How Slovaks Will Spend The Next Two Weeks

Hokej

May 15, 2017

Allan Stevo

Meet virtually any Slovak, of any socio-economic status from 17 to 81 years old, male or female, face to face in a private conversation and one of the first three questions will always be “Do you like Slovak women?”  Most often, this is the number one question.

The beauty of the Slovak gene pool does not escape Slovaks. In fact, it’s a source of national pride.

But when I had come to Slovakia for the first time, it was August 2002 and another question had supplanted “Do you like Slovak women?” in the top 3: “Do you like Slovak hockey?”

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Allan Stevo writes on Slovak culture at www.52inSk.com. He is from Chicago and spends most of his time traveling Europe and writing. You can find more of his writing at www.AllanStevo.com. If you enjoyed this post, please use the buttons below to like it on Facebook or to share it with your friends by email. You can sign up for emails on Slovak culture from 52 Weeks in Slovakia by clicking here.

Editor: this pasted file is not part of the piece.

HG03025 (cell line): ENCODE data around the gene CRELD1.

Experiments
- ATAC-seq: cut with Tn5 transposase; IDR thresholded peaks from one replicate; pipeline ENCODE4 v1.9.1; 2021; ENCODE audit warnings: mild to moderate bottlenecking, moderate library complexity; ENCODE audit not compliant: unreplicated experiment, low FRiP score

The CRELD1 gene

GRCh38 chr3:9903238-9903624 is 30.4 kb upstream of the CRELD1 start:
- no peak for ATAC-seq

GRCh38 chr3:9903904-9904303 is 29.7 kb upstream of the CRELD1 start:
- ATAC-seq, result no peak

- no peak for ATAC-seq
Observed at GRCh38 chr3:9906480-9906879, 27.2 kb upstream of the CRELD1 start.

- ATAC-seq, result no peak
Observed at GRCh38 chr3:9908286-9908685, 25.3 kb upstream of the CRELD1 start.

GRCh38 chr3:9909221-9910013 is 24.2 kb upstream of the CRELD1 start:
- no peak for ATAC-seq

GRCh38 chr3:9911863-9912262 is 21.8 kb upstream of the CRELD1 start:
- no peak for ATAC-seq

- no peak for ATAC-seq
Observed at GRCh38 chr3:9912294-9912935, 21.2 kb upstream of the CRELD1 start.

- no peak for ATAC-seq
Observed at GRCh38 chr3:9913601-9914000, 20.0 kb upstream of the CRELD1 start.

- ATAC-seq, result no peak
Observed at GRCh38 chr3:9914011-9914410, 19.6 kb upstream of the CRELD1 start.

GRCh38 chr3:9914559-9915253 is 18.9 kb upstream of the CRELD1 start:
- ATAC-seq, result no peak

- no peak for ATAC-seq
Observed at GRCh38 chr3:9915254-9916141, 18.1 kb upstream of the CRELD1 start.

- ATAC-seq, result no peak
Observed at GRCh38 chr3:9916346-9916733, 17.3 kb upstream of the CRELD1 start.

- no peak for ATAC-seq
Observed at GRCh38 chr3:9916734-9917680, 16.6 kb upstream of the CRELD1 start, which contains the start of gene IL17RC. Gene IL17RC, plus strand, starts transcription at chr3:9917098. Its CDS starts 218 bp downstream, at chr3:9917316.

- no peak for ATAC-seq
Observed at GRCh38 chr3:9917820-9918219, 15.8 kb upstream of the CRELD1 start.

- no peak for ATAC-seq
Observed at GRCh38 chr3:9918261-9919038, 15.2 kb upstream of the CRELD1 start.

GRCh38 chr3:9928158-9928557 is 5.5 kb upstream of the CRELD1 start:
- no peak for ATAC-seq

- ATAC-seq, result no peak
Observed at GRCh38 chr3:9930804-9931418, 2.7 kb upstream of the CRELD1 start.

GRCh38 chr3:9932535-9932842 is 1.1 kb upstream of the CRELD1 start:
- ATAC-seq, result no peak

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A New Take On A Slovak Classic – Celery Root


A New Take On A Slovak Classic – Celery Root

May 13, 2017

Allan Stevo

The root of the celery plant – zeler, or celeriac as its often referred to in English, is a mainstay in Slovak soups.

While I’ve neither seen nor heard of this done in Slovakia, this classic can also be mashed with butter and used as a delicious, earthy substitute for mashed potatoes.

To make mashed celeriac with butter simply:

Wash a celery root, cut off the outer skin with a sturdy knife, making sure err on the side of removing too much of the outer layer rather than too little, cut into small pieces, boil until tender enough to pierce with a fork, strain off water, mash with a fork, salt and pepper, mash in some butter (4 tablespoons).